The Opposite of Sex


“It is my conviction that everyone is profoundly eccentric,” observes Claire Pitt, the 29-year-old narrator of Anita Brookner’s new novel Undue Influence. Of course, the remark could just as easily have been uttered by the author, who specializes in fictional portraits of women caught somewhere between the Victorian ideal of femininity and the modern example of liberated self-sufficiency. Brookner’s female characters are invariably spinsters, widows, adulterers, or divorcées. If they’re enjoying the company of the opposite sex, chances are the guy’s a philanderer, an old-fashioned mama’s boy, or, more likely, some cunning mix of the two. There’s something frighteningly Beckettian about this repetitive scenario in which one sex longs with increasing futility for spiritual fulfillment from another whose motive perversely lacks emotional depth.

The endless analysis of this equation has left many of Brookner’s fans frustrated, never mind feminist critics who cringe at the small playing deck of gender stereotypes. While unlikely to change anyone’s mind about what kind of writer Brookner is, Undue Influence is notable for several reasons, not least for its majestic prose style. Brookner has always been a writer of crystalline sentences, but here the faultless diction achieves a kind of aphoristic elegance. “Virginity is a rotten endowment,” remarks Claire, whose crisp speculations on the erotic tendencies of friends and strangers never fail to entertain. Commenting on a garishly mismatched wealthy couple, she slyly notes, “The ardor of the early years…had not survived the change from his dependence on her to her dependence on him.”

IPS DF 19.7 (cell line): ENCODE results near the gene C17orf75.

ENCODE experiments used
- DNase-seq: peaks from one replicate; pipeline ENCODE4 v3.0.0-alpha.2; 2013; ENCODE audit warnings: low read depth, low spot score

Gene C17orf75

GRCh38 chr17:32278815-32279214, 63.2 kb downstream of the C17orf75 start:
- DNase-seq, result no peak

After having devoted her early life to the care of her now dead mother, Claire finds herself adrift in the world, fearful of replicating her parents’ disastrous marriage, though uncertain whether to follow her own libertine impulses, which have led to a string of anonymous affairs. By day she works in a secondhand bookstore, though she’s really a novelist manqué, imagining in minute detail the lives of those who come into her admittedly limited orbit. Of particular fascination is an attractive if wimpy middle-aged man with whom she stutters into an amorous relationship that ultimately forces her to question her ability to envisage other lives.

At the heart of the book is an appreciation of the defiant complexity of even the most banal personality; apparently even a storyteller as shrewd as Claire can mis- judge her characters. The ending is predictably glum, yet Undue Influence is filled with the aesthetic brightness of Brookner at her self-ironic best.

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